Top tips for bridging market borrowers


The Ronseal advert slogan “it does what it says on the tin” sums up one of the key attributes of a short-term lender. Cut away all the jargon and the products, the borrower simply wants to know that if a lender says they can do something then they will do it and will stick with their decision.

Since Cowgills launched PMJ Capital in 2015 the bridging market has continued to expand. With new lenders entering the market with what seems to be increasing regulatory demands it is fair to say the market is confusing at best.

The offering is diverse, as are the products available, but in my opinion the fundamentals remain as the ability to deliver a funding package with the minimum of fuss and having the funds to complete.

Clearly price is an influencing factor for borrowers, and whilst I accept that lenders need to be competitive, for transactions which are usually time sensitive or opportunity driven I would argue that confidence in the availability of funding and the lender principals remains paramount.

A borrower was rarely unable to complete on or lost a deal due to the price of borrowed funds but deals have been lost as a result of the inefficiencies of lenders whether through lack of funds, misunderstanding of the transaction, an inability to be commercial/flexible or ‘changing of the goalposts’.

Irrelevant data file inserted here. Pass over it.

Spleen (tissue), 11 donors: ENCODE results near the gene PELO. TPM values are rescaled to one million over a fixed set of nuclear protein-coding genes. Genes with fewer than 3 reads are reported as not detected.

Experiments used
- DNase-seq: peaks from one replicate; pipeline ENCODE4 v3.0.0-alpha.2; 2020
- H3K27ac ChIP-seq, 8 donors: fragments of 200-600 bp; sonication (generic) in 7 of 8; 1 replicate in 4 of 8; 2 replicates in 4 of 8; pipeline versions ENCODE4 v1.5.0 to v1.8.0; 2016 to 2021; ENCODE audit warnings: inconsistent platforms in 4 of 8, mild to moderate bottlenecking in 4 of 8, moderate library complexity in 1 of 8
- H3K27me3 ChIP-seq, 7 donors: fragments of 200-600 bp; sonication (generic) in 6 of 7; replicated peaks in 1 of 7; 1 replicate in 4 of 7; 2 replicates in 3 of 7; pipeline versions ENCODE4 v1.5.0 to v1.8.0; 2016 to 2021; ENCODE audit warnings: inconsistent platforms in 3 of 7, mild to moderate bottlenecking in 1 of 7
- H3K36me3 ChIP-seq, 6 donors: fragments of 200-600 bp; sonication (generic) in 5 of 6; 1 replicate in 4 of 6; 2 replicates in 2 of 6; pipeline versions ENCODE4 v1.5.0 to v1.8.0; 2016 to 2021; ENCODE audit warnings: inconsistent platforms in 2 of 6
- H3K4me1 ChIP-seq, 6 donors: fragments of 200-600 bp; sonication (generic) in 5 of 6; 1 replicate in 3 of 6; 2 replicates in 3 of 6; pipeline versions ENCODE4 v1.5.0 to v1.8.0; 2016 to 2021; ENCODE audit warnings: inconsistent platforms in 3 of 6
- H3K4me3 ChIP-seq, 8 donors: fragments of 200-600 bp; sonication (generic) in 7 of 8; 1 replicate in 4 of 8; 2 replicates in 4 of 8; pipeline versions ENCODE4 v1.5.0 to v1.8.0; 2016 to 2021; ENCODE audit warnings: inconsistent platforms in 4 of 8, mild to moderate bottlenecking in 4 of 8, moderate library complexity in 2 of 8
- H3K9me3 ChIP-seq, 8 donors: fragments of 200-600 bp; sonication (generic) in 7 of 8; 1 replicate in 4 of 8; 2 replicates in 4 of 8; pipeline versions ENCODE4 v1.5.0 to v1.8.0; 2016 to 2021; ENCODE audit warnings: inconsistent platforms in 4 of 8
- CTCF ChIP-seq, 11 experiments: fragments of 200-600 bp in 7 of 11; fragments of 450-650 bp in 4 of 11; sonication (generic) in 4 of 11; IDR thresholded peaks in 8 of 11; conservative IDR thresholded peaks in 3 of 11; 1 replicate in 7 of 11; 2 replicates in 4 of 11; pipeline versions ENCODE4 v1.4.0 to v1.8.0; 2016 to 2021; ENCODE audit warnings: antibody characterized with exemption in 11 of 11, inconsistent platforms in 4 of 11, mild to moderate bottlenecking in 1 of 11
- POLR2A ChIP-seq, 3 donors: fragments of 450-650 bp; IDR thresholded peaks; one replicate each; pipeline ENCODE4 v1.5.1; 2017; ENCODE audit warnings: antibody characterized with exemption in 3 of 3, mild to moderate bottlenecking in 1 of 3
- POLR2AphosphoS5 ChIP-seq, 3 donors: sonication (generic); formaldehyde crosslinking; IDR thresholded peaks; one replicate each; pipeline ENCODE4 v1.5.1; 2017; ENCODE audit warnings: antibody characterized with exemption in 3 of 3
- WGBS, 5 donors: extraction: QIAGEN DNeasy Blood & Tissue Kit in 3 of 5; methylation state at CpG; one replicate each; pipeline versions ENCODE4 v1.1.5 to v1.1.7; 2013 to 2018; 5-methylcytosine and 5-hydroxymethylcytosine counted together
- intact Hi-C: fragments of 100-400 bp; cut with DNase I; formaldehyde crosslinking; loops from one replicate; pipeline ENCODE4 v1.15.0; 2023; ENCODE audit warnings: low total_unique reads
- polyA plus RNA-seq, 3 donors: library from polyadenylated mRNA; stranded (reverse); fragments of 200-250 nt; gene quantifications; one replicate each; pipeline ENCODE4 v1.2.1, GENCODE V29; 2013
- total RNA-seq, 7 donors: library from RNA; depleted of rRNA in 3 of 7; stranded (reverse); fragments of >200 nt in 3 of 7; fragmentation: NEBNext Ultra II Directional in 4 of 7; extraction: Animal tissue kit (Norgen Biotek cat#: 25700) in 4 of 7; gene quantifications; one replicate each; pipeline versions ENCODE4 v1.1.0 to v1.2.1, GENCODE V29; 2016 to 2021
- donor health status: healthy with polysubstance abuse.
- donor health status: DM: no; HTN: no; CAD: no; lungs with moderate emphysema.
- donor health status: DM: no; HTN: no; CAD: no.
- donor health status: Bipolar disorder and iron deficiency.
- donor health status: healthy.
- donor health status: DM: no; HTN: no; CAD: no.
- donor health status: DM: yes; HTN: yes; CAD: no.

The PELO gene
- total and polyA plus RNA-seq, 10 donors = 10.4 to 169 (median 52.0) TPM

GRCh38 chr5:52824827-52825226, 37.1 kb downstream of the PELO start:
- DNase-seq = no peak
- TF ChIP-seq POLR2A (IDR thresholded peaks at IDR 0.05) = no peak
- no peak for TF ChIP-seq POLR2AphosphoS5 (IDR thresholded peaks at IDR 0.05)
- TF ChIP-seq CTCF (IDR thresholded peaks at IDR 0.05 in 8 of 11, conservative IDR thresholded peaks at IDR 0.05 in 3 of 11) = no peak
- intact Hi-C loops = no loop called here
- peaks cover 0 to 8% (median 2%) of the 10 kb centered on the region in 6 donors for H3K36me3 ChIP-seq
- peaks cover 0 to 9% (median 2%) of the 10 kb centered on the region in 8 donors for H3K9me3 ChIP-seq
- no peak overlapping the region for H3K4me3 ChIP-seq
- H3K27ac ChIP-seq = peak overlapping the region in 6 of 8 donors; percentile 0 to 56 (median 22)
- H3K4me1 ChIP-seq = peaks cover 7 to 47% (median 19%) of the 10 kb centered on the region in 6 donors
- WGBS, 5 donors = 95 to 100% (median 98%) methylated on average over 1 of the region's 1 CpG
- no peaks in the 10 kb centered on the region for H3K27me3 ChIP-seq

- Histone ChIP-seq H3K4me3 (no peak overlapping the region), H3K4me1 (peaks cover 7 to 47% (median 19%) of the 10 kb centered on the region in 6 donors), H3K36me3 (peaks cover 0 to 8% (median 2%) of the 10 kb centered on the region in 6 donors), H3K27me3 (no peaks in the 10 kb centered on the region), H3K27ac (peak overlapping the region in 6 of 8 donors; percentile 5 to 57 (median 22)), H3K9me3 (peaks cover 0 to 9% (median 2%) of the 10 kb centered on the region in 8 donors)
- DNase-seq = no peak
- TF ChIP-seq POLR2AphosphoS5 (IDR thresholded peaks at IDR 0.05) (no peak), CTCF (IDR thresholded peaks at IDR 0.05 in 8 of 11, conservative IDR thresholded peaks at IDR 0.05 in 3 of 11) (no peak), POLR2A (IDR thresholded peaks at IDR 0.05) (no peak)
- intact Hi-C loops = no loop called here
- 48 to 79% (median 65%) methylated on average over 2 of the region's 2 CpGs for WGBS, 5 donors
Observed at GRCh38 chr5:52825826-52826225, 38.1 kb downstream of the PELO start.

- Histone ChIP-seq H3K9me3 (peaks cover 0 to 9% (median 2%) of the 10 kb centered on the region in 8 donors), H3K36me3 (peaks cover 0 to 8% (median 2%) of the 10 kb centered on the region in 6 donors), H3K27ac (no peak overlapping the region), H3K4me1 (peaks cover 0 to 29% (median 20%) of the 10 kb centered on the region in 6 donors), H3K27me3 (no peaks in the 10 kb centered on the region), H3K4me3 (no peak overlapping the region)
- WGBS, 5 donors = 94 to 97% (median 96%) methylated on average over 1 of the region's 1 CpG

Communication is also important throughout the process and this extends to both the lenders and the borrower’s professional teams. Bridging, whilst not in itself complex, can be made difficult if all parties are not clear on what is expected of them, including information requirements at the outset and not having constructive dialogue as the case progresses.

Personally, I am a strong advocate for ‘picking up the phone’ as more can be achieved in 10 minutes of dialogue than in a round of emails. Sometimes the lender just needs to get stuck in to make things happen!

My top 5 tips to borrowers would be:

1- Know your lender. Understand whether they are lending their own money, if they are subject to funding lines or really just acting in the role of a packager. Through PMJ Capital we use our own funds and are not reliant on any external parties or funders which has been a really important element in helping us to complete deals quickly and flexibly.

2 – Have the ability to talk to a decision maker and have confidence that they understand the transaction and will be contactable if you need to speak to them.

3 – Be completely upfront about any wrinkles in the transaction or background issues that may come out in the due diligence process.

4 -Select your appointed solicitor with care – someone who has experience of dealing with bridging lenders helps.

5 – Make sure you stay in the loop. It is as much the borrowers’ responsibility to drive a deal forward as it is the broker, solicitor or lender. Equally don’t be frightened to pick up the phone.

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